UMBC honors Frederick Douglass Day with a Transcribe-a-Thon
Frederick Douglass's 200th birthday celebration would not have been complete without a birthday cake, featuring his portrait. Photo by Marlayna Demond.

UMBC honors Frederick Douglass Day with a Transcribe-a-Thon

Frederick Douglass Day is celebrated to honor the birthday of the esteemed civil rights activist and abolitionist. To take part in this celebration, UMBC held its first Transcribe-a-Thon in the Albin O. Kuhn Library & Gallery. This was the first installment of the Humanities Teaching Labs.

Throughout the event, Douglass was honored with the reading of his speech, the sharing of meaningful ideas and quotes and even a birthday cake with his face on it.  This was a perfect addition to the other various Black History Month events being held around campus.

The Transcribe-a-Thon’s are part of the Freedman’s Bureau Transcription Project which is sponsored by the Smithsonian National Museum of African American History and Culture, the Smithsonian Transcription Center and the Colored Conventions Project which began in 1830.

Transcribe-a-Thon’s make it possible for historic records to become accessible online. This makes it easier for educators, future scholars, historians and everyday people to take advantage of all the knowledge hidden within these papers. Courtney Hobson, a UMBC alumn with a Masters in historical studies said this event was very fitting for Douglass day because “he was a man of action, and by providing this service we are honoring him in a way.”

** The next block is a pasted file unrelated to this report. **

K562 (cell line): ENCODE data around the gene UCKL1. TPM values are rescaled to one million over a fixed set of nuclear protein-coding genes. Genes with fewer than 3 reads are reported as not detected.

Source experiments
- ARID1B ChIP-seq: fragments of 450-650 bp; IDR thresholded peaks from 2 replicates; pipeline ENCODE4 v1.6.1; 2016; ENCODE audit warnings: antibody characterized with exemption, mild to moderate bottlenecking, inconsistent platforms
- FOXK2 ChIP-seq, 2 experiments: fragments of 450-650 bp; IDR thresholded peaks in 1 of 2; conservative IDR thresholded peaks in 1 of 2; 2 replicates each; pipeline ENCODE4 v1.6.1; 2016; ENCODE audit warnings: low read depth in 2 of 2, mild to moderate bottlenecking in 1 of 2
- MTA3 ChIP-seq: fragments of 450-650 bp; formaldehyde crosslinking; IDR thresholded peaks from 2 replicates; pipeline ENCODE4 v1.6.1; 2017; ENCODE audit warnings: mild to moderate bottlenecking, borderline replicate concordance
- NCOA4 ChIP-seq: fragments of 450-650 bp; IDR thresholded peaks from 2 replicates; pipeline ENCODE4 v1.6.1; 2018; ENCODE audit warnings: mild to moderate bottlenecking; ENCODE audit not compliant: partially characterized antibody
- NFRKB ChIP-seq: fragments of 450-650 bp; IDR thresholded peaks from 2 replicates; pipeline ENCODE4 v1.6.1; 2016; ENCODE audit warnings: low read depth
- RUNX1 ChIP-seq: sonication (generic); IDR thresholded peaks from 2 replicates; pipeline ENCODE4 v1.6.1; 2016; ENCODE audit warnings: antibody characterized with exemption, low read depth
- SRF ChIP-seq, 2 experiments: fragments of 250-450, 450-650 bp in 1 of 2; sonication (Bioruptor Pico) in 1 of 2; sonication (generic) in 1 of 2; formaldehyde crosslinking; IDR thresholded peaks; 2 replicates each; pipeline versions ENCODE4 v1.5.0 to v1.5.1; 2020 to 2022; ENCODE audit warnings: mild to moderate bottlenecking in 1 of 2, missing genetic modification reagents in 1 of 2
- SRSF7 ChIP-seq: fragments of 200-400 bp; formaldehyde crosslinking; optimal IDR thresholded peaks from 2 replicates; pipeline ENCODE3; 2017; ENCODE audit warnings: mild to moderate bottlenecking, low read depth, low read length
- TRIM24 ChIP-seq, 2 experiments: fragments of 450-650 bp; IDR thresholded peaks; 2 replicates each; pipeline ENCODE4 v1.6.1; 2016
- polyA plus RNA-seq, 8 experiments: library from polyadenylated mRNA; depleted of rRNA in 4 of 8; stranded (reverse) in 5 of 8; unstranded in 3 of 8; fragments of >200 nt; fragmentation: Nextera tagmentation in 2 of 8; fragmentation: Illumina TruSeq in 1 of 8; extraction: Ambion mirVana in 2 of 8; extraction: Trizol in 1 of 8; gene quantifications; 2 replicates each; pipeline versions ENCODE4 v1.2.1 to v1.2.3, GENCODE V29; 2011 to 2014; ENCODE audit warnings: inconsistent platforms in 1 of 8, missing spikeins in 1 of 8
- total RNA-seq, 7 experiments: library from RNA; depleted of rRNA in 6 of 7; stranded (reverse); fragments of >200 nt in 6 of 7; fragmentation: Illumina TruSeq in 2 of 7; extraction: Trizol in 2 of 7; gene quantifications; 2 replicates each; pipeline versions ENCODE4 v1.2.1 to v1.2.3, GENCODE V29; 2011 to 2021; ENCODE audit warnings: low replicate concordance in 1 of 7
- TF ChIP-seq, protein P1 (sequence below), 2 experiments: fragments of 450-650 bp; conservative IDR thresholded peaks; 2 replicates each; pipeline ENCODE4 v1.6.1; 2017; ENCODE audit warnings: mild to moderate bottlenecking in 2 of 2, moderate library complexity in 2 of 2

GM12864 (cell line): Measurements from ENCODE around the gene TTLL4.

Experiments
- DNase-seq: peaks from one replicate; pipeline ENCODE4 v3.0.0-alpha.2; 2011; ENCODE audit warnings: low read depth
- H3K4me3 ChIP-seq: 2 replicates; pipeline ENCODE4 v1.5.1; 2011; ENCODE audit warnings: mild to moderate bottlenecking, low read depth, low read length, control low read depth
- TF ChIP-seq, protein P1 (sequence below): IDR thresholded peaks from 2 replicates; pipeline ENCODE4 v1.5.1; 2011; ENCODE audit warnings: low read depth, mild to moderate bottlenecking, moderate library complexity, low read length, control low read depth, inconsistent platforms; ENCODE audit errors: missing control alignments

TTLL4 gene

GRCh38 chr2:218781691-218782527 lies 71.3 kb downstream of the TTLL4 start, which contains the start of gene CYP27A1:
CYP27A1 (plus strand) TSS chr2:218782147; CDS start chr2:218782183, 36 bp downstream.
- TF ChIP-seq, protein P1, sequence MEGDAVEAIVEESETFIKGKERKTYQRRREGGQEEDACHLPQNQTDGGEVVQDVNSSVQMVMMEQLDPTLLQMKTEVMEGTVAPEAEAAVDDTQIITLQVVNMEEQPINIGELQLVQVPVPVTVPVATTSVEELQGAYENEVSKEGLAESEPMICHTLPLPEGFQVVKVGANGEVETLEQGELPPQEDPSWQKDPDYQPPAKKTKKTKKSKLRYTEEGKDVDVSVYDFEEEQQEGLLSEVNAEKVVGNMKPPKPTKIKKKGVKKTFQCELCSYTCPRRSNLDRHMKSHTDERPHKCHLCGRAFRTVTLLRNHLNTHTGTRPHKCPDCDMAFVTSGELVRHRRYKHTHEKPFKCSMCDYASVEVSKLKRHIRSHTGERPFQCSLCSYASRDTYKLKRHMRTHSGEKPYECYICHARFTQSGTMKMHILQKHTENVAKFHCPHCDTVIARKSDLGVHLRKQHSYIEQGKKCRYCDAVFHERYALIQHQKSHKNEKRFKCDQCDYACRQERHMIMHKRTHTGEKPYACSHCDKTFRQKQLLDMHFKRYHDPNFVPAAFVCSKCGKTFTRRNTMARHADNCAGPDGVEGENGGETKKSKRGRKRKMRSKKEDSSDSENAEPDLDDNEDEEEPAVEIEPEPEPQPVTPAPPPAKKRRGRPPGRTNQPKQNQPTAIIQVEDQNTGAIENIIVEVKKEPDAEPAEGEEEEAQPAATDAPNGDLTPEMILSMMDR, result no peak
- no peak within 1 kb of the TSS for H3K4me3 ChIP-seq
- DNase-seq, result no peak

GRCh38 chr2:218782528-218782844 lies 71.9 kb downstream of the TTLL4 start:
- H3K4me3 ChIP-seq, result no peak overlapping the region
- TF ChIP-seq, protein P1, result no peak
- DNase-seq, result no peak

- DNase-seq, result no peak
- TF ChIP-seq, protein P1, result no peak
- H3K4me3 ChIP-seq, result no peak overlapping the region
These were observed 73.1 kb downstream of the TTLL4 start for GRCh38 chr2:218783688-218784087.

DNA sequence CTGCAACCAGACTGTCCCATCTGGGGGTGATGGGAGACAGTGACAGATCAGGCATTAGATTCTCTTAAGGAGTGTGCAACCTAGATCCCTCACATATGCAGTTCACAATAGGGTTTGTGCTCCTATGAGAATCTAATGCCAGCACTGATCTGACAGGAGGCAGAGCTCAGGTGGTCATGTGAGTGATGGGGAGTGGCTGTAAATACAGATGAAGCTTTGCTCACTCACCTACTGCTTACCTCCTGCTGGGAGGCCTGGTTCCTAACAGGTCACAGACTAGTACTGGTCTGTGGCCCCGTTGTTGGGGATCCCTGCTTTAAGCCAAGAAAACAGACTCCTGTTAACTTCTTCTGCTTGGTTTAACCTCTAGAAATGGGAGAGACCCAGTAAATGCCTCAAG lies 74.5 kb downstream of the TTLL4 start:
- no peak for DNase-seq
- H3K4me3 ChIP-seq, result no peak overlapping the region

The Humanities Teaching Labs are only one part of the new Inclusion Imperative program. Funded by The Andrew W. Mellon Foundation, this program aims to grow a prosperous and successful humanities faculty within the four partnered schools. UMBC is teaming up with Coppin State, Howard University and Bowie State University to accomplish this goal over the next four to five years.

By including these famous HBCU’s, the program is guaranteed to have a great mix of faculty from all different cultures and backgrounds. It is imperative for our humanities faculty to be experts when it comes to diversity and inclusion. In our modern world, the cultural mixing pot is growing drastically and our educators have to expand their knowledge in order to adapt to that.

The three branches of the program are the Humanities Teaching Labs, the Diversity Teaching Networks and Visiting Faculty Fellowship Program.  These three branches will provide a network of faculty that can share and create ideas as well as introduce them to new media tools that can be helpful in the teachings of the humanities.

Douglass once said, “We have to do with the past only as we can make it useful for the present and the future.” The Inclusion Imperative program is making it possible for us to do just that. Everyone and anyone can lend a helping hand, and attend one of the programs. To get more details or stay updated on upcoming events, check the myumbc events page or dreshercenter.umbc.edu.